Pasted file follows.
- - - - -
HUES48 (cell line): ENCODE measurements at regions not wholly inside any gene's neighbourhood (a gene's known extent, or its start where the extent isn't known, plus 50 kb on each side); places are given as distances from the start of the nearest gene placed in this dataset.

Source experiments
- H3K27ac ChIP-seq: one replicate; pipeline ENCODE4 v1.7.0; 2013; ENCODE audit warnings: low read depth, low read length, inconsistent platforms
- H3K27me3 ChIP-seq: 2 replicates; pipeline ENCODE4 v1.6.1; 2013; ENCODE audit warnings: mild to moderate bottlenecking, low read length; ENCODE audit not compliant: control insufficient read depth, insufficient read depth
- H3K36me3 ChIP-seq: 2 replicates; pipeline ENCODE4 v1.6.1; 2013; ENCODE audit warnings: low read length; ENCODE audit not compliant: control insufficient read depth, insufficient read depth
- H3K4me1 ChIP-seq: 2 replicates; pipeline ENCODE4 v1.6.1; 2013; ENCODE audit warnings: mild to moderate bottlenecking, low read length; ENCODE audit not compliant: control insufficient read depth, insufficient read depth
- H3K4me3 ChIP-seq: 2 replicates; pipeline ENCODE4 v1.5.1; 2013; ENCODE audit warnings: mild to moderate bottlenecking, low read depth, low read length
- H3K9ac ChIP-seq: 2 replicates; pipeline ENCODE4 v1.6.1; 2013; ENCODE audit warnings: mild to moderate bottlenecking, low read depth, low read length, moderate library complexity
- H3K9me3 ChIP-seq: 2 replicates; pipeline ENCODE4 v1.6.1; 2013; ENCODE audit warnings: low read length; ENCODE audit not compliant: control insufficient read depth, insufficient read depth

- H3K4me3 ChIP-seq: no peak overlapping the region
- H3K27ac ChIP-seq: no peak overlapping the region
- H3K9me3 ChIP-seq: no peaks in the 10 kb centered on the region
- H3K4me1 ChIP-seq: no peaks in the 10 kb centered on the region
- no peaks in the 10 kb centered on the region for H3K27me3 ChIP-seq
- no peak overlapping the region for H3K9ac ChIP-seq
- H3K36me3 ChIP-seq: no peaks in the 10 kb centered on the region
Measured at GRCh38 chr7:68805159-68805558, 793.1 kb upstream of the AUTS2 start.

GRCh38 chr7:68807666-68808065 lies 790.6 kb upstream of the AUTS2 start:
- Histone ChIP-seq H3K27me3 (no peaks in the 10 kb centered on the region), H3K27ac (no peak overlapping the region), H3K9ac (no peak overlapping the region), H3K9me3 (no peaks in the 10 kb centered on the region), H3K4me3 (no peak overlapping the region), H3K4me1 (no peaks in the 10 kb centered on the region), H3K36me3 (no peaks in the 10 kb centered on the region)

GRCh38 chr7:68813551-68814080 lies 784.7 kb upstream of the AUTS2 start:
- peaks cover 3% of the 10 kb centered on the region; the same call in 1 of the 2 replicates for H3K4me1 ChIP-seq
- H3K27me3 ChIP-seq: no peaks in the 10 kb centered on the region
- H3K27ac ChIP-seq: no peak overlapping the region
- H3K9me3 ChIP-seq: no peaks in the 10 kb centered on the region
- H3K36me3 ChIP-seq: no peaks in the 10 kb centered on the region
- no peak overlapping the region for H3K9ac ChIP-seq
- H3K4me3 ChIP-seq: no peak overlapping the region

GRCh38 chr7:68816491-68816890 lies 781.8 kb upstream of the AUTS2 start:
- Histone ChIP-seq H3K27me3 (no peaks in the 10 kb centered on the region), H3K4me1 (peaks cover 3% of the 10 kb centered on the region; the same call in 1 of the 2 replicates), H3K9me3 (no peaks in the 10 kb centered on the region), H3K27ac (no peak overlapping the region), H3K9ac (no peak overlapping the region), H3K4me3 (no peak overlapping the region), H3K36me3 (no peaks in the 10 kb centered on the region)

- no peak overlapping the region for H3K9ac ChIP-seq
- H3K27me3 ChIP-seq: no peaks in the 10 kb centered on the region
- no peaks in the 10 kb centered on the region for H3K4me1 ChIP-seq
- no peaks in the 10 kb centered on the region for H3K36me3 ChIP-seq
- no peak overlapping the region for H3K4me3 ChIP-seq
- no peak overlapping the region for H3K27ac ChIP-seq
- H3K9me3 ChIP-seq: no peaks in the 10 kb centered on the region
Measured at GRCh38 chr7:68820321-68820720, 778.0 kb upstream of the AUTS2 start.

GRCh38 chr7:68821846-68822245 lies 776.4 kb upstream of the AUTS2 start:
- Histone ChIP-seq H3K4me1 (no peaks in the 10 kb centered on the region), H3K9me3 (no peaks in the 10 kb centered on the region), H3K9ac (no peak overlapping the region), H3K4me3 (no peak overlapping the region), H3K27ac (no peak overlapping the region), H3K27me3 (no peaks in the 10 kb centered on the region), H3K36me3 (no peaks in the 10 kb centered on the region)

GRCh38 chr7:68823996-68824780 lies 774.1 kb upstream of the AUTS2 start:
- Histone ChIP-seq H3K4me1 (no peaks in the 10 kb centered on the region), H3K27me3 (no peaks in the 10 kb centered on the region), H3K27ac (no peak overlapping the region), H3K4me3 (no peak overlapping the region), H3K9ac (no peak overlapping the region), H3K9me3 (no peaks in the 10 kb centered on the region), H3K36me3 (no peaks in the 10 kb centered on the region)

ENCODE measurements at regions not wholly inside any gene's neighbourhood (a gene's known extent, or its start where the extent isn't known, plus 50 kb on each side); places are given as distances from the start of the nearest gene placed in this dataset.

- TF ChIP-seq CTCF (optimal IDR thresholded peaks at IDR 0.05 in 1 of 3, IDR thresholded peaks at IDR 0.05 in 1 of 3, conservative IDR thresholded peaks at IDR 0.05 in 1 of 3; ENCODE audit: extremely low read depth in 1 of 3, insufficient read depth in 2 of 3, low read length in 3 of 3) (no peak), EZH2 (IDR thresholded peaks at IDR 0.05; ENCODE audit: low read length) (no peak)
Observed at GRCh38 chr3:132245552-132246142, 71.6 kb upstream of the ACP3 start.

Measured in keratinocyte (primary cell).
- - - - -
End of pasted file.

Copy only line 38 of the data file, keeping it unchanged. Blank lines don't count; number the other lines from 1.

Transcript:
GRCh38 chr7:68821846-68822245 lies 776.4 kb upstream of the AUTS2 start: